Below is a chart breaking down the 2010/2009 sales comparisons by MLS Area for the Austin real estate market. This time I’m adding a couple of new things. First, there is color coding on each of the summary rows for each area. A green shade indicates “improvement” in the measured metric. I put “improved” in quotes because it’s debatable what that means, and for whom, so perhaps a better word to use would simply be “increase” toward seller’s market. Note that a decrease in Days on Market is an “improvement”, however, as it means homes are selling faster, so a negative number on DOM is coded green and vice-versa, whereas the other negative numbers are red. Confusing enough? I hope not.
Next, I added a new column called SP/OLP which is the Sold Price divided by the Original List Price. I think this is a useful metric to observe as it informs us of the gap between the original list price a seller was hoping to obtain and the ultimate sold price achieved. This is more useful to know than the more commonly reported metric of SP/LP (Sold Price/List Price) because it doesn’t disguise the price drops that occurred before the home eventually sold.
In other words, a home that started at a list price of $300K, was eventually dropped to $270K, and then sold for the $270K list price, would produce a SP/LP ratio of 100%, but a SP/OLP of 90%. The 90% is a more accurate measure of market strength or weakness in a given area. You’ll see below that some areas are right at 95% (which is pretty good) and some are below 90%, which is a tougher market requiring bigger price drops.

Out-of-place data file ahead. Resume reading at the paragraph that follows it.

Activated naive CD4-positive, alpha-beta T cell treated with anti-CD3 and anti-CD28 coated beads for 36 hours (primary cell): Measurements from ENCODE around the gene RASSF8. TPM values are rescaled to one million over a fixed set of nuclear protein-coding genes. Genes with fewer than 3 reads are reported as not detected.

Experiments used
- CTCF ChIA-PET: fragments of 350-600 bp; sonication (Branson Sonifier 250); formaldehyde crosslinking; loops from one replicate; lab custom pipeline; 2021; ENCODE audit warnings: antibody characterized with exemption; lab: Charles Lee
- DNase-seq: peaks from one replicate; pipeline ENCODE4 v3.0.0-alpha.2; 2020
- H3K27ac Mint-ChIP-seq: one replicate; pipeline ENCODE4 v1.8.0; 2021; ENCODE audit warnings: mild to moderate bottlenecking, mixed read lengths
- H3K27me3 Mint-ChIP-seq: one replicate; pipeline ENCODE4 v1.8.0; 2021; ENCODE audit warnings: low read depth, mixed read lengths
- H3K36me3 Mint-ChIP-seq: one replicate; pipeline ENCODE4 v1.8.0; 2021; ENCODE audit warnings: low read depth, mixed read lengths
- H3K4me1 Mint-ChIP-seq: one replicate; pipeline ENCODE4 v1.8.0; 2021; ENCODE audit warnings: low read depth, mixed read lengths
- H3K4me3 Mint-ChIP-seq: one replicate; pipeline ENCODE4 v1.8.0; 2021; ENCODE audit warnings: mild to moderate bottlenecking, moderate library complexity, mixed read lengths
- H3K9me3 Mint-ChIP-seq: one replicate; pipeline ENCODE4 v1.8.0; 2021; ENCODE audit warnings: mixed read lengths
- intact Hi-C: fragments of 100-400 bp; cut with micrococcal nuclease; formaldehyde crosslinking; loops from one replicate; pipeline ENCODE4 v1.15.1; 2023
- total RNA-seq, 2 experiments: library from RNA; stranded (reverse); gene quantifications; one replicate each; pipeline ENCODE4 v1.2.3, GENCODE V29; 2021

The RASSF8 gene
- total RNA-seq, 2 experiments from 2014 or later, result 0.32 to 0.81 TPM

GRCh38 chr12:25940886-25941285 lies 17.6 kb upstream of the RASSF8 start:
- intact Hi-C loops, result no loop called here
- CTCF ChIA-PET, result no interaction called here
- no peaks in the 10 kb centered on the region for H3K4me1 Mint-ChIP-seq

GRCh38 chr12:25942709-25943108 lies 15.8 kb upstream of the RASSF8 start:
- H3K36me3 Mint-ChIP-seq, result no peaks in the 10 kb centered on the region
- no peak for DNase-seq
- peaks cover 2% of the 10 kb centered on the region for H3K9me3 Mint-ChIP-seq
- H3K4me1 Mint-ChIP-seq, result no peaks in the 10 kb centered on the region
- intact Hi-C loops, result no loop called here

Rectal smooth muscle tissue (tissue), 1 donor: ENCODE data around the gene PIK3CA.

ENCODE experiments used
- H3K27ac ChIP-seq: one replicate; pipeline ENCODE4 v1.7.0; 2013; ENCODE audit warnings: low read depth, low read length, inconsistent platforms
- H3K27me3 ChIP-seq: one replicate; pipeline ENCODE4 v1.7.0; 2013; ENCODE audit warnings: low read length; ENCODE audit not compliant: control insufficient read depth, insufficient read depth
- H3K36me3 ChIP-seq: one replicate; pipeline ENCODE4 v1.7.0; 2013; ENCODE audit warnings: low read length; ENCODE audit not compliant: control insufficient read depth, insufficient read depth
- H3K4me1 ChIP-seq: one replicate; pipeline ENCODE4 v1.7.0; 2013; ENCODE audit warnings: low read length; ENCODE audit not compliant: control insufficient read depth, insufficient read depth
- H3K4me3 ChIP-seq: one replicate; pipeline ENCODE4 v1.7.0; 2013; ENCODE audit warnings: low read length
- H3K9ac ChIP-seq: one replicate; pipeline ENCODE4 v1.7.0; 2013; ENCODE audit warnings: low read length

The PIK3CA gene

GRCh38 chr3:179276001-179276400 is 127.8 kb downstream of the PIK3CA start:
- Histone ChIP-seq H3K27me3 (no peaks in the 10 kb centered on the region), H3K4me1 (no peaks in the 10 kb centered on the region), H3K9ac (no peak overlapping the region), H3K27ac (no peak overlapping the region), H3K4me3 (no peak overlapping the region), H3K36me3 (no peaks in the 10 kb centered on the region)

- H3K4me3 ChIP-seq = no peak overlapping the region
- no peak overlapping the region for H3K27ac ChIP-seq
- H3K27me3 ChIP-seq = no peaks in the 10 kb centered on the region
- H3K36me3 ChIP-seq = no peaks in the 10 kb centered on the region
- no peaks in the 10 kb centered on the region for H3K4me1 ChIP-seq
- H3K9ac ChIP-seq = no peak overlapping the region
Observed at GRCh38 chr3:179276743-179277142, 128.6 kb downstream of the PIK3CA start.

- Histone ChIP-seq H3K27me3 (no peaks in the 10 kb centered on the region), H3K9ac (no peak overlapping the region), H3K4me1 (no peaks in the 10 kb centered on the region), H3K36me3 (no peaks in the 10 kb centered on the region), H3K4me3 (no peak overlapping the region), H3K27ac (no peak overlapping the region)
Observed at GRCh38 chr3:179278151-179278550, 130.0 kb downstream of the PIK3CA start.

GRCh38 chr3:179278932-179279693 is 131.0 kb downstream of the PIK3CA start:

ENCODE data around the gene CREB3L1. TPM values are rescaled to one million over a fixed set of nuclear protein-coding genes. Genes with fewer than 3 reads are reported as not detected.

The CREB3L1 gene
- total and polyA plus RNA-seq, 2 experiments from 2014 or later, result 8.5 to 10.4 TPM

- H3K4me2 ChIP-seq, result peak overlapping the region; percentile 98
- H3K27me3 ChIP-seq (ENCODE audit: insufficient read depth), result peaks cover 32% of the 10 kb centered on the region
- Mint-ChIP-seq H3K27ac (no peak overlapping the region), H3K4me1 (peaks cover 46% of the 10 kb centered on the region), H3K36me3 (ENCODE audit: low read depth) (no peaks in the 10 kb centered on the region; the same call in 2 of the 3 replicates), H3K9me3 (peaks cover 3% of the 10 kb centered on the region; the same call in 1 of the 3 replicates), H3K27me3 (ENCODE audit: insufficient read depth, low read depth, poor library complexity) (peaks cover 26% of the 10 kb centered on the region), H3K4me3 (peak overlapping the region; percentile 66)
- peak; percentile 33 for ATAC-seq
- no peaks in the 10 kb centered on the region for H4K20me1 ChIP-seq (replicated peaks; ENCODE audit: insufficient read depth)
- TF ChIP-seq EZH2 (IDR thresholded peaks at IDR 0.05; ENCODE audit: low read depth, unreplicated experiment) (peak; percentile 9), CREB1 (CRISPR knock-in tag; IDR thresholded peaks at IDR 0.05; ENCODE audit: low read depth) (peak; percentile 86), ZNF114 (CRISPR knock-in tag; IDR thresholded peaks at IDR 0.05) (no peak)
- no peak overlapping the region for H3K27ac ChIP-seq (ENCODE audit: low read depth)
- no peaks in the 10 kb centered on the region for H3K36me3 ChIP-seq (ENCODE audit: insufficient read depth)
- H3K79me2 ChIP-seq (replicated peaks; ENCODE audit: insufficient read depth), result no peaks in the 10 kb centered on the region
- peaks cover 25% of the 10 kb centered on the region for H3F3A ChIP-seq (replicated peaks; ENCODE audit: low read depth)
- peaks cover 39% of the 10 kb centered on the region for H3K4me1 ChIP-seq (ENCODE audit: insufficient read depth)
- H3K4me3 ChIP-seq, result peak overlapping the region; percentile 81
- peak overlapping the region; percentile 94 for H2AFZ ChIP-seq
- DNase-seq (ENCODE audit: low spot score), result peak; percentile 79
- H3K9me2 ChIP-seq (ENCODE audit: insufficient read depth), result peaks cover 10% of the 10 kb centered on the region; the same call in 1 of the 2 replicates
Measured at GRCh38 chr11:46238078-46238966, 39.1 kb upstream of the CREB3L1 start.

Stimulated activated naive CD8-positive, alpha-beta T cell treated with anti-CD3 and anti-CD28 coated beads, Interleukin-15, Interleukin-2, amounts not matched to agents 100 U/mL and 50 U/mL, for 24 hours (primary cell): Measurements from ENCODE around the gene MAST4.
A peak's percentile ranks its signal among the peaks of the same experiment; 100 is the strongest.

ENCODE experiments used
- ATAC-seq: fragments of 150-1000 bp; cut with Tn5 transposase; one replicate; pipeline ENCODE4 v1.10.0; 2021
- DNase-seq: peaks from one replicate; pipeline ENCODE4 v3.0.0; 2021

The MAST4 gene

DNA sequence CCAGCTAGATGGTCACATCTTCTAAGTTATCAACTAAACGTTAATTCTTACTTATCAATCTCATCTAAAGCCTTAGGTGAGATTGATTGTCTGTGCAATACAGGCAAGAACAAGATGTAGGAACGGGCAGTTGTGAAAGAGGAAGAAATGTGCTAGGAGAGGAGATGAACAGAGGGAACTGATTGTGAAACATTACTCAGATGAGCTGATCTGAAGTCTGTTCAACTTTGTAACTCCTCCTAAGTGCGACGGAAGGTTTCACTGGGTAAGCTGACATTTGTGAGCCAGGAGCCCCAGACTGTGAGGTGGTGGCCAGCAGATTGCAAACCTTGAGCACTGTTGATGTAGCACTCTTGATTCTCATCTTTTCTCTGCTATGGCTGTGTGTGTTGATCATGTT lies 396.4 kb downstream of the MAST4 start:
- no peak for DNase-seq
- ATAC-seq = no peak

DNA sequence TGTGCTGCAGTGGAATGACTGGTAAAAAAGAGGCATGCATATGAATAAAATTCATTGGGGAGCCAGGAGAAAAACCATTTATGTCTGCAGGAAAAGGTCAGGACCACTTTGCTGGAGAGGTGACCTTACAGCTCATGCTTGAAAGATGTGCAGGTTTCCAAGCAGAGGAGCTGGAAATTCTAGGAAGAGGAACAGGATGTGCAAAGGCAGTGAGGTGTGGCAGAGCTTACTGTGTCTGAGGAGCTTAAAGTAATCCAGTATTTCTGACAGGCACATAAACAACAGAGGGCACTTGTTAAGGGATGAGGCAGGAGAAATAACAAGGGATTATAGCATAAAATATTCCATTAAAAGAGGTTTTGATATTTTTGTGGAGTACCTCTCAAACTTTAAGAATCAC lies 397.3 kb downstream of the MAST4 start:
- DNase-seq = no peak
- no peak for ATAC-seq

OK then, let’s take a quick look at the new format using the cumulative sold data for all of 2010 compared to 2009.
|All MLS||# Sold||Avg Sold||Med Sold||Avg SQFT||Avg PSF||Avg Days||Med Days||SP/OLP|
So, with the color coding, this allows a “quick glance” gleaning of which areas saw increases/decrease in the measered metrics across the board. We can see above, looking at the entire Austin MLS market as a whole, that the average sold price increased 3.78%, median sold also increased, by 2.63%, Sold Price Per Square Foot increase 2.04%, and homes sold faster when looking at Avg Days on Market. But we also see that 5% fewer homes sold (lower demand) and that the median DOM and the SP/OLP ratios worsened. This “mixed” market is in fact what most areas produce.
One last aside, if an MLS Area is mostly red all the way across, such as Area 10S, does that mean buyers should avoid that area? Absolutely not. This is a look in the rear view mirror and doesn’t necessarily predict the future or indicate a trend. Same with areas that did well in 2010. This is just a snap shop of what happened in the given year 2010 compared to the year prior. If you own a home in an area that had a dog year, your particular neighborhood or size/price of home may have perfromed differently, and that won’t be reflected in this type of macro analysis of area-wide stats.
OK, the entire Austin MLS is broken down by MLS Area in the chart below. As usual, questions, comments, observations are welcome.
The Austin real estate market finished 2010 with increased overall sales prices. The market is roughly a bit higher than the peak 2007 values. See the graph below for an illustration of Austin home sales values from 1999 through 2010.